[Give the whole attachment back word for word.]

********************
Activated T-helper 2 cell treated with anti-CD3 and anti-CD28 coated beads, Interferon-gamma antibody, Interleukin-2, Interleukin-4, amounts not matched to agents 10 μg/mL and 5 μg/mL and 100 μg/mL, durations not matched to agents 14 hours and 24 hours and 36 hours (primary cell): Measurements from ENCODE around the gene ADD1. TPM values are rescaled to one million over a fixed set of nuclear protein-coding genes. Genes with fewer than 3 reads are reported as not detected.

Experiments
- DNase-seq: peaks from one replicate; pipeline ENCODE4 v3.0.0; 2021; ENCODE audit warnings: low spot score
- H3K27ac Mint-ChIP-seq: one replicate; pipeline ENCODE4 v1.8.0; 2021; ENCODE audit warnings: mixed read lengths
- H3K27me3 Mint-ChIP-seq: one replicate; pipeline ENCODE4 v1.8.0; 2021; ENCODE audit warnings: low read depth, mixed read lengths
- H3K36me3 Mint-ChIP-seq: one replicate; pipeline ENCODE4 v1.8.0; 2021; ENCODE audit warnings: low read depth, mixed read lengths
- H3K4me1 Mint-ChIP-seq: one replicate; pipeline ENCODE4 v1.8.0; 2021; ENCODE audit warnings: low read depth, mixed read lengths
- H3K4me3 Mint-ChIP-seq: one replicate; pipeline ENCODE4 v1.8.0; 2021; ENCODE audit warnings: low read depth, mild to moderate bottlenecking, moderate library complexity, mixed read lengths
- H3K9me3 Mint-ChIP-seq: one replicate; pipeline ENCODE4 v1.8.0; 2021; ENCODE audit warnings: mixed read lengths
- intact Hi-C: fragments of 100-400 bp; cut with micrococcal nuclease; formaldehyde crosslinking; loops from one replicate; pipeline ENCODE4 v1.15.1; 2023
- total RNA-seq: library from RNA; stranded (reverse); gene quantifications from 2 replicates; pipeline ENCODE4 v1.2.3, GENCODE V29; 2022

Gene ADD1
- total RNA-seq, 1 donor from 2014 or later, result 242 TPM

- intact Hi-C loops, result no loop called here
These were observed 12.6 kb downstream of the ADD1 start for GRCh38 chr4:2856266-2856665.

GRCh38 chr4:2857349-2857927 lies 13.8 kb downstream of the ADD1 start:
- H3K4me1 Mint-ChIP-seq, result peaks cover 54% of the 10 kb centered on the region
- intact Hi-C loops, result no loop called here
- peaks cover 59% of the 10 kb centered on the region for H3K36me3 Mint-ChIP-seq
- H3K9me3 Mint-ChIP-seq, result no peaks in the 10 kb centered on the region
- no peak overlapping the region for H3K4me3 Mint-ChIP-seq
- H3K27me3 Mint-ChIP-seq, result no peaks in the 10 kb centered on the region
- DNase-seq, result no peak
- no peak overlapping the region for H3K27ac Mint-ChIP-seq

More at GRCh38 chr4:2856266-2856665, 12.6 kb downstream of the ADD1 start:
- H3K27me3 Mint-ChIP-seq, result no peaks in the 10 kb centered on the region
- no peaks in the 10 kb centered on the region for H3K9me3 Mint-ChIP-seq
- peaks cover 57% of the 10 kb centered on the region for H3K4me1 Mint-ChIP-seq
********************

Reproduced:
Activated T-helper 2 cell treated with anti-CD3 and anti-CD28 coated beads, Interferon-gamma antibody, Interleukin-2, Interleukin-4, amounts not matched to agents 10 μg/mL and 5 μg/mL and 100 μg/mL, durations not matched to agents 14 hours and 24 hours and 36 hours (primary cell): Measurements from ENCODE around the gene ADD1. TPM values are rescaled to one million over a fixed set of nuclear protein-coding genes. Genes with fewer than 3 reads are reported as not detected.

Experiments
- DNase-seq: peaks from one replicate; pipeline ENCODE4 v3.0.0; 2021; ENCODE audit warnings: low spot score
- H3K27ac Mint-ChIP-seq: one replicate; pipeline ENCODE4 v1.8.0; 2021; ENCODE audit warnings: mixed read lengths
- H3K27me3 Mint-ChIP-seq: one replicate; pipeline ENCODE4 v1.8.0; 2021; ENCODE audit warnings: low read depth, mixed read lengths
- H3K36me3 Mint-ChIP-seq: one replicate; pipeline ENCODE4 v1.8.0; 2021; ENCODE audit warnings: low read depth, mixed read lengths
- H3K4me1 Mint-ChIP-seq: one replicate; pipeline ENCODE4 v1.8.0; 2021; ENCODE audit warnings: low read depth, mixed read lengths
- H3K4me3 Mint-ChIP-seq: one replicate; pipeline ENCODE4 v1.8.0; 2021; ENCODE audit warnings: low read depth, mild to moderate bottlenecking, moderate library complexity, mixed read lengths
- H3K9me3 Mint-ChIP-seq: one replicate; pipeline ENCODE4 v1.8.0; 2021; ENCODE audit warnings: mixed read lengths
- intact Hi-C: fragments of 100-400 bp; cut with micrococcal nuclease; formaldehyde crosslinking; loops from one replicate; pipeline ENCODE4 v1.15.1; 2023
- total RNA-seq: library from RNA; stranded (reverse); gene quantifications from 2 replicates; pipeline ENCODE4 v1.2.3, GENCODE V29; 2022

Gene ADD1
- total RNA-seq, 1 donor from 2014 or later, result 242 TPM

- intact Hi-C loops, result no loop called here
These were observed 12.6 kb downstream of the ADD1 start for GRCh38 chr4:2856266-2856665.

GRCh38 chr4:2857349-2857927 lies 13.8 kb downstream of the ADD1 start:
- H3K4me1 Mint-ChIP-seq, result peaks cover 54% of the 10 kb centered on the region
- intact Hi-C loops, result no loop called here
- peaks cover 59% of the 10 kb centered on the region for H3K36me3 Mint-ChIP-seq
- H3K9me3 Mint-ChIP-seq, result no peaks in the 10 kb centered on the region
- no peak overlapping the region for H3K4me3 Mint-ChIP-seq
- H3K27me3 Mint-ChIP-seq, result no peaks in the 10 kb centered on the region
- DNase-seq, result no peak
- no peak overlapping the region for H3K27ac Mint-ChIP-seq

More at GRCh38 chr4:2856266-2856665, 12.6 kb downstream of the ADD1 start:
- H3K27me3 Mint-ChIP-seq, result no peaks in the 10 kb centered on the region
- no peaks in the 10 kb centered on the region for H3K9me3 Mint-ChIP-seq
- peaks cover 57% of the 10 kb centered on the region for H3K4me1 Mint-ChIP-seq